HOMER (A Basic Integrated Agent) is an architecture, developed originally in 1990 by Steven A. Vere (NASA Jet Propulsion Laboratory - Information Systems Research Section, Pasadena, CA, USA), (who created also DEVISER - the first NASA AI Planner), and Timothy Bickmore (now in the College of Computer & Information Science - CCIS) at the Northeastern University, Boston, MA, USA.
Архитектуру HOMER [VB90] разработали для автономных подводных аппаратов в 1990 г. Стивен Вер (Steven A. Vere) в Лаборатории реактивного движения НАСА, (который также разработал планировщик DEVISER - первый планировщик для НАСА на базе ИИ), и Тимоти Бикмор (Timothy Bickmore), который сейчас продолжает работу над когнитивными архитектурами в Северо-Восточном Университете (Northeastern University), Бостон, Массачусетс, США.
Bickmore's Personal Homepage
Now Professor Bickmore is interested in the development and study of relational agents, computer agents designed to build and maintain long-term, social-emotional relationships with people. In order to use the same myriad cues that people use when relating to each other, he builds agents that are capable of emulating face-to-face interaction with people, including the use of hand gestures, facial expressions, and body posture, in addition to speech.
Lab: Relational Agents Group | Current Research Projects
The Relational Agents Group is a research laboratory in the College of Computer and Information Science at Northeastern University
Relational Agents are computer agents designed to form long-term, social-emotional relationships with their users. We are investigating the use of these agents in task domains in which human-agent relationships actually improve task outcomes, such as in coaching, counseling, psychotherapy and healthcare.
The Basic Agent is an attempt to create a conscious, mind-like AI artifact embedded in time and functioning in a simulated dynamic environment.
The agent integrates temporal planning, temporal reasoning, reactive replanning, action execution, limited natural language understanding and generation, symbolic perception, episodic memory and reflection, and some general knowledge associated with the vocabulary items.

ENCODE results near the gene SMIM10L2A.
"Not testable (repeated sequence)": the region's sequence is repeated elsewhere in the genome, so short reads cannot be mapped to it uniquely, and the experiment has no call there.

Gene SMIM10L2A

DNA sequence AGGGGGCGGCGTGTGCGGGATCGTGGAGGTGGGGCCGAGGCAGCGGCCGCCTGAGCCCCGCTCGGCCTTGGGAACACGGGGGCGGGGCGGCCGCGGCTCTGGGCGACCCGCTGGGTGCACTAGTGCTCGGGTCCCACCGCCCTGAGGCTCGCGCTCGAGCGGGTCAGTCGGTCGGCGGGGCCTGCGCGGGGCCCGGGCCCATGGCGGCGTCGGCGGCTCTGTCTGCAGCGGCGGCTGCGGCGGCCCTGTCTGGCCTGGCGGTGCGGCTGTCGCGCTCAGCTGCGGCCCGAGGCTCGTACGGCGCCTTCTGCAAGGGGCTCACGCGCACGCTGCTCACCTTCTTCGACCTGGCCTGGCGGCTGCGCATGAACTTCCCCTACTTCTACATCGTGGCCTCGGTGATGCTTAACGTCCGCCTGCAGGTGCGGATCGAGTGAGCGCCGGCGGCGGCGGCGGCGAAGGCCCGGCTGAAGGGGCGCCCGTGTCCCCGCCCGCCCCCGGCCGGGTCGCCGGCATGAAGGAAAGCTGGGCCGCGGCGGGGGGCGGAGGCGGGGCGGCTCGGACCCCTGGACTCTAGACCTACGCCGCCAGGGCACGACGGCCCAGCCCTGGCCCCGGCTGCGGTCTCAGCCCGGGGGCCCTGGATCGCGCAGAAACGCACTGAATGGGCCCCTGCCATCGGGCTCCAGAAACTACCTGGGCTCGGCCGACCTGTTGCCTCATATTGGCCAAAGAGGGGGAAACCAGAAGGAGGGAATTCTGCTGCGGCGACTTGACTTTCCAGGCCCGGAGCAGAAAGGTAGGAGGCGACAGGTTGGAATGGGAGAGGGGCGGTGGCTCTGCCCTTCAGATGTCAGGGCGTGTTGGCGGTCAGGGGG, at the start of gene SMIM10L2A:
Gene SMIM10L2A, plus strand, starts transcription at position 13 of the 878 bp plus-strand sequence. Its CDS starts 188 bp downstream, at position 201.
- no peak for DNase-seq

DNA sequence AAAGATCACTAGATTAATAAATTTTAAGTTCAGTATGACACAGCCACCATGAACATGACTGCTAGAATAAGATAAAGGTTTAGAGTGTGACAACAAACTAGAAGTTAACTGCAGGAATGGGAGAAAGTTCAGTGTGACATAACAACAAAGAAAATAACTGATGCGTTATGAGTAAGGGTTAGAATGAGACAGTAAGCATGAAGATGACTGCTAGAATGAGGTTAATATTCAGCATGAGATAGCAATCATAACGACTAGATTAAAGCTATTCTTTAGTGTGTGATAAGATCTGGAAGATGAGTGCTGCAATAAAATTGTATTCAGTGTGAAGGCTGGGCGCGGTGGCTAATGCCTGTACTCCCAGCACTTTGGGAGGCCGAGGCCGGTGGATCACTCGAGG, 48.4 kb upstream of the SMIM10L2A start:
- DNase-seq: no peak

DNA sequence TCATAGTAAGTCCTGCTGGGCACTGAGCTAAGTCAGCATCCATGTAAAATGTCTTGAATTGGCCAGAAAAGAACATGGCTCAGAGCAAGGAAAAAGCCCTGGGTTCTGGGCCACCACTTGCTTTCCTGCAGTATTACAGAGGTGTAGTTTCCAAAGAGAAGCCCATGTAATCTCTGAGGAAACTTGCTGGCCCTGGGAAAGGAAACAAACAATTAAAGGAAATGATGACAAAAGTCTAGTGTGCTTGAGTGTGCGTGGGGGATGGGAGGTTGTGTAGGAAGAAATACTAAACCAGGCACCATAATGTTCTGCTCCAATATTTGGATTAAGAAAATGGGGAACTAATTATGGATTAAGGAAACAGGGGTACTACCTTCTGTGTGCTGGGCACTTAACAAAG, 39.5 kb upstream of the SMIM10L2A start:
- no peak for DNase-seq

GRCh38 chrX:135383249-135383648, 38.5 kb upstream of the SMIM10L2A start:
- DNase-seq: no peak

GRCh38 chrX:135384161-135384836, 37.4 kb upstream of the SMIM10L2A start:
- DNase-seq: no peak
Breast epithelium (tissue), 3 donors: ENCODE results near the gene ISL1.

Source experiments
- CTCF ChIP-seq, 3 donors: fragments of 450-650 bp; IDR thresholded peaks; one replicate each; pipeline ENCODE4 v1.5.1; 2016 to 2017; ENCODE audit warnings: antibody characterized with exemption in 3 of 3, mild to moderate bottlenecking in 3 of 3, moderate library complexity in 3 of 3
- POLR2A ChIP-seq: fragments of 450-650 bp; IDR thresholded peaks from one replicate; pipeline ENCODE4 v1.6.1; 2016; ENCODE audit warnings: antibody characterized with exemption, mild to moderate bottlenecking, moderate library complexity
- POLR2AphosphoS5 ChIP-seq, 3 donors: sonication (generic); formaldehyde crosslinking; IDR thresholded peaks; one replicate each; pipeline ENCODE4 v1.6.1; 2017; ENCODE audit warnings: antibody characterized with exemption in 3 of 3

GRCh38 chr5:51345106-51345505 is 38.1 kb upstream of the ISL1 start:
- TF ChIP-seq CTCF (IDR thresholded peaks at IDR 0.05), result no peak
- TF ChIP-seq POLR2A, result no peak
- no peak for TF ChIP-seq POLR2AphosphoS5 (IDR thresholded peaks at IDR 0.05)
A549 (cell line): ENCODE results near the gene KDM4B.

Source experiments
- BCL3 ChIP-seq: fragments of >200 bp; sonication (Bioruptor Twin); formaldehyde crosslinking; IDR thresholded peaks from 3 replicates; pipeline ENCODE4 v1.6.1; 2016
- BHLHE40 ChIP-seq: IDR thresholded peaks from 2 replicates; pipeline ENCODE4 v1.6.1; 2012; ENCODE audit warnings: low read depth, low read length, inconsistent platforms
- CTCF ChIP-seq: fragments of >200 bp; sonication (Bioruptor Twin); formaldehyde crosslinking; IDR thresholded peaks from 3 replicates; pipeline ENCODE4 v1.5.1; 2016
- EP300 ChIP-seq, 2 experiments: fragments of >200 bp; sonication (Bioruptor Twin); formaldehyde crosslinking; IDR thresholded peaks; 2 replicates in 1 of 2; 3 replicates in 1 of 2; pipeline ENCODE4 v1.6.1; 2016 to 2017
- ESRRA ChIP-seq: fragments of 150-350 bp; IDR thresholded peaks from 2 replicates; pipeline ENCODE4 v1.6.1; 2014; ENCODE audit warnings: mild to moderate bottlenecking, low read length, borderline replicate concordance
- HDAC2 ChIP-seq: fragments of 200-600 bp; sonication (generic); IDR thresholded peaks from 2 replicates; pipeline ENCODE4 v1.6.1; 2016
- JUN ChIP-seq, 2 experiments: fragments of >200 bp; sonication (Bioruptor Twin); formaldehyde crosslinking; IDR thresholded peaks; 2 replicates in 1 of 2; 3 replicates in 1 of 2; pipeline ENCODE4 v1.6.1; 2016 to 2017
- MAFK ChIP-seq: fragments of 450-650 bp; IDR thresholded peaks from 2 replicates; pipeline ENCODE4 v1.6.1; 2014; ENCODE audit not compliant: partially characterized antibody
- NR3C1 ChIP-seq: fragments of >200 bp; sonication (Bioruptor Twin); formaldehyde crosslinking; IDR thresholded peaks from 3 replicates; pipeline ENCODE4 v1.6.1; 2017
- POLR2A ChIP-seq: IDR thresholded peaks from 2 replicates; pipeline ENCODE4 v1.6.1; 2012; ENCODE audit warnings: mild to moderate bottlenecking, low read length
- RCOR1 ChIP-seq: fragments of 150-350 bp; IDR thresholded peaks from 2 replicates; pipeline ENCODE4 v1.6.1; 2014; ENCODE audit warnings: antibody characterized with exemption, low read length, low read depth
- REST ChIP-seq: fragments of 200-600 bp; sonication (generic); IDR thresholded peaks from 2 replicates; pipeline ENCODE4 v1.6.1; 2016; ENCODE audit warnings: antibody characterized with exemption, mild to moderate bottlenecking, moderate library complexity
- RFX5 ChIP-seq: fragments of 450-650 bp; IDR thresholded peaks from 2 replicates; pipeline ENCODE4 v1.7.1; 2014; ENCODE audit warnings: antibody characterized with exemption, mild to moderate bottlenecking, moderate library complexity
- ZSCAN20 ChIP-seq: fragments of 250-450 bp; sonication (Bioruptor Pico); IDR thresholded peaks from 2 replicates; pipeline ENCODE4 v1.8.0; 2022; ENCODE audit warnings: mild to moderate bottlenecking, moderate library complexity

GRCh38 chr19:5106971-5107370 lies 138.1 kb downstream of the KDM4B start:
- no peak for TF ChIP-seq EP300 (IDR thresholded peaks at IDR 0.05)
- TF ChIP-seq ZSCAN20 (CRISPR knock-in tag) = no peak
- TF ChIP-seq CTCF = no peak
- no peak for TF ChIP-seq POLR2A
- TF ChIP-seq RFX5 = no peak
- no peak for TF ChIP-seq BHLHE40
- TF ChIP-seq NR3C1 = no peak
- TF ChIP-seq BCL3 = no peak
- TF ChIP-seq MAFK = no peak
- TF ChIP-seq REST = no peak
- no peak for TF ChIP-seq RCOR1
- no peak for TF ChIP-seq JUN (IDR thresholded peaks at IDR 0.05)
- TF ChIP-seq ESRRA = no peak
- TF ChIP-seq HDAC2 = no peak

A state-change style semantics for action verbs, based on a set of primitive relations, allows convenient integration of the natural language and planning components.
Homer [VB90] is an integrated AI artifact which is embedded in a simulated, single-agent, object-cluttered marine environment called the Seaworld.
Homer integrates a number of deliberative capabilities including limited natural language generation and recognition (using an 800-word English vocabulary and medium coverage grammar), temporal planning and reasoning, acting on and perceiving its environment, as well as the ability to reflect upon its own experiences.
Homer’s operations are centred around a temporal planner which it uses to synthesise plans in response to a human user’s natural language goal commands.
Goal commands typically include time constraints on their achievement and preservation. The planner then imposes goal protection conditions which are constantly monitored in order to detect plan violations, both at plan time or later during execution. Associated with the planner is a set of declarative activity models in precondition/postcondition format, describing all of the actions, inferences, and events that the agent knows about.
Homer employs one of these actions — the “go” action — to plan collision-free trajectories to desired locations. Besides being able to form and retain compound future plans, Homer’s planner is also capable of limited replanning in order to accommodate additional goals that are given to it.